Richard Nixon was born on this date in 1913.
I have written a fair amount on this blog about the man who was president of the United States from 1969 to 1974, including his unprecedented resignation from that office, after he was engulfed in scandal.
One question about Nixon has always interested me, and I have rarely heard it discussed in exactly these terms by major political commentators: why was the hatred of Nixon, at least among a certain left-wing faction, so strong?
I recall an incident from my days on my high school debate team. This must have been at some point during 1974 or 1975. A debate judge (the judges at a tournament generally consisted of debate coaches from other schools, most (if not all) of whom were teachers) asked the names of those of us on the opposing teams. Merely attempting to make a silly joke, I introduced myself as Richard, as in Richard Nixon. The mere mention of that name set the judge off on a tirade about how awful Nixon was. That was a particularly sensitive time regarding opinions about the man, and few teachers would have been Republican supporters anyway. And my adolescent political views were in synch with the substance of that tirade. Even so, I was taken aback by his vehemence, and, obviously, the memory has stayed with me, decades later.
Chris Matthews wrote a book entitled Kennedy and Nixon: The Rivalry That Shaped Post-War America, in 1996. Matthews addressed the question I posed above. I don't have the book in front of me but, as I recall, his argument was along these lines:
Was it Watergate? No, because the phenomenon predated that scandal.
Was it because Nixon was too conservative? Nixon's presidential record does not bear that out. He signed the first major environmental legislation, and he did not, to any major extent, undo the expansion of federal programs that had been brought about by his predecessor, Lyndon Johnson.
Was it because of his anti-communist stance? Not exactly. Leading Democrats during Nixon's time in Congress, including John Kennedy and Hubert Humphrey took similar positions. And, while many Democrats attacked Joe McCarthy's tactics and statements, Kennedy's position on McCarthy was ambiguous.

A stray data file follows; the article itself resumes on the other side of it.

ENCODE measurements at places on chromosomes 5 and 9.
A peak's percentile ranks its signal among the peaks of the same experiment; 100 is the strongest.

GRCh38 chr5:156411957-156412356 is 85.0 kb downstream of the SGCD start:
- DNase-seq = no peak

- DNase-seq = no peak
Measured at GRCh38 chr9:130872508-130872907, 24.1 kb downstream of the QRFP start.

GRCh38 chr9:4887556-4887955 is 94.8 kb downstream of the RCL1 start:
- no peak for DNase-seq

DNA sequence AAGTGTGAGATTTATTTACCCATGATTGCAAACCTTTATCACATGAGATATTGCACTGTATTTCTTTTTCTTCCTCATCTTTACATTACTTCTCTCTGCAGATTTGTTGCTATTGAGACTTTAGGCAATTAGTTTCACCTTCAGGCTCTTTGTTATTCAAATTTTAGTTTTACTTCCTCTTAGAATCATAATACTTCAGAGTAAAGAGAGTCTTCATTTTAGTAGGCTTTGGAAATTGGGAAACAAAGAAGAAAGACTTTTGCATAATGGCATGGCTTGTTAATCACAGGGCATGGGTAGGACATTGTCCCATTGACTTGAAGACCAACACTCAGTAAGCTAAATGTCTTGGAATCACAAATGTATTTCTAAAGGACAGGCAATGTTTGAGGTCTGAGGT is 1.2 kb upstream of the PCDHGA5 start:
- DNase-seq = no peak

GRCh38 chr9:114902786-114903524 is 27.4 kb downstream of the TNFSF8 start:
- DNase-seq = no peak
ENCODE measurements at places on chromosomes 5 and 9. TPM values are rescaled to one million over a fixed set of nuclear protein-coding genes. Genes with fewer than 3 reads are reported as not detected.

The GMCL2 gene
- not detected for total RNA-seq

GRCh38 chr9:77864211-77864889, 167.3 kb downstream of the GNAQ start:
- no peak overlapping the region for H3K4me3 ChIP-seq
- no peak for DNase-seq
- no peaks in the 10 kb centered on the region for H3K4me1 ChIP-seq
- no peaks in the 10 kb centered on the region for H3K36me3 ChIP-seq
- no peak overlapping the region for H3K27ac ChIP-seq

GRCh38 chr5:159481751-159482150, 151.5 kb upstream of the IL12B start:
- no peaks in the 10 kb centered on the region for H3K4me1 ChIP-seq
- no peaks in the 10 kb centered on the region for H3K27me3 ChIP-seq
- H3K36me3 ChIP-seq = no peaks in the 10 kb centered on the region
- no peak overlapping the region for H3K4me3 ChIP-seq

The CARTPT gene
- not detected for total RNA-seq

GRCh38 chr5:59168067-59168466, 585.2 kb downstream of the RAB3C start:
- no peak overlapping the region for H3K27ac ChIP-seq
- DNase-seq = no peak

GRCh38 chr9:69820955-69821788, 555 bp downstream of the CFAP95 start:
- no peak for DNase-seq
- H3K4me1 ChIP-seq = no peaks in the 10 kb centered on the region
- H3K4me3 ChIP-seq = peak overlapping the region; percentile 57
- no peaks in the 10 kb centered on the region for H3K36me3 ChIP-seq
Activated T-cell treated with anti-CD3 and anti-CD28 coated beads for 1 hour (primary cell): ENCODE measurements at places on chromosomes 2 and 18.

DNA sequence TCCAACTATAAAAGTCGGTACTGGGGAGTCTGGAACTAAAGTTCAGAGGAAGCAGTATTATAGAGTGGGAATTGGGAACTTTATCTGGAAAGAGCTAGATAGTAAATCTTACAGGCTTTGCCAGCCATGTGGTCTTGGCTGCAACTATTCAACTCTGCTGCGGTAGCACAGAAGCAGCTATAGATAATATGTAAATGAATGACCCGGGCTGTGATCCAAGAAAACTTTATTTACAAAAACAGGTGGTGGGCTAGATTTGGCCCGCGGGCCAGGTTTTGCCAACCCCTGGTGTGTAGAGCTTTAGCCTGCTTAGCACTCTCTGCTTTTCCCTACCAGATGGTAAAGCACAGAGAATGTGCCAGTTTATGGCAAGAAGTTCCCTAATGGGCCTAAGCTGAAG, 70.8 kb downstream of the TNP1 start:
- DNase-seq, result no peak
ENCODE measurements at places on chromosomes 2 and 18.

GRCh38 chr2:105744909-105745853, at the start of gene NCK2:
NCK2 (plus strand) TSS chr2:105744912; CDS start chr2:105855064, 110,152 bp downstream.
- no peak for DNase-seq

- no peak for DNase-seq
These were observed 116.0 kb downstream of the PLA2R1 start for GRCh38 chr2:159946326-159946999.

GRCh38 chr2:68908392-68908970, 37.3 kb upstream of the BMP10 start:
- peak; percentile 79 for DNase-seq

Matthews ties it in to the case of Alger Hiss. He asks his readers to put themselves into the mindset of 1940s leftists. Hiss, although not aristocratic in background, was the epitome of the Eastern Establishment. He had worked in Franklin Roosevelt's administration, and was a key State Department figure involved in the development of the United Nations, and in the Yalta Conference of Roosevelt, Joseph Stalin and Winston Churchill in 1945.
Hiss was subsequently accused of spying for the Soviet Union. He was convicted, not of espionage, but of perjury. In addition to his criminal trial, he was investigated by the House Unamerican Activities Committee, and freshman Representative Nixon played a major role in that.
Matthews's thesis is that it was the contrast between the images of Hiss, the handsome eastern sophisticate, and Nixon, the (shall we say) plain-looking newcomer from the backwoods of the west, that turned at least a certain faction of the left violently against the new congressman.
While many people in the East today have negative opinions about southern California, those are different from the disdain that must have been felt in the 1940s. California was still only the fifth largest state in population, according to the 1940 census. And, while the motion picture industry was, by then, fully established in Hollywood, the eastern intelligentsia would probably have identified it with conservative studio moguls such as Louis B. Mayer. It was not yet a world with which they would have wanted to associate themselves.
Matthews concludes that Nixon got off to a bad start with that crowd, and all that came later was not the root cause of their hatred, but merely fuel that kept the fire going. That's the most plausible explanation that I've heard.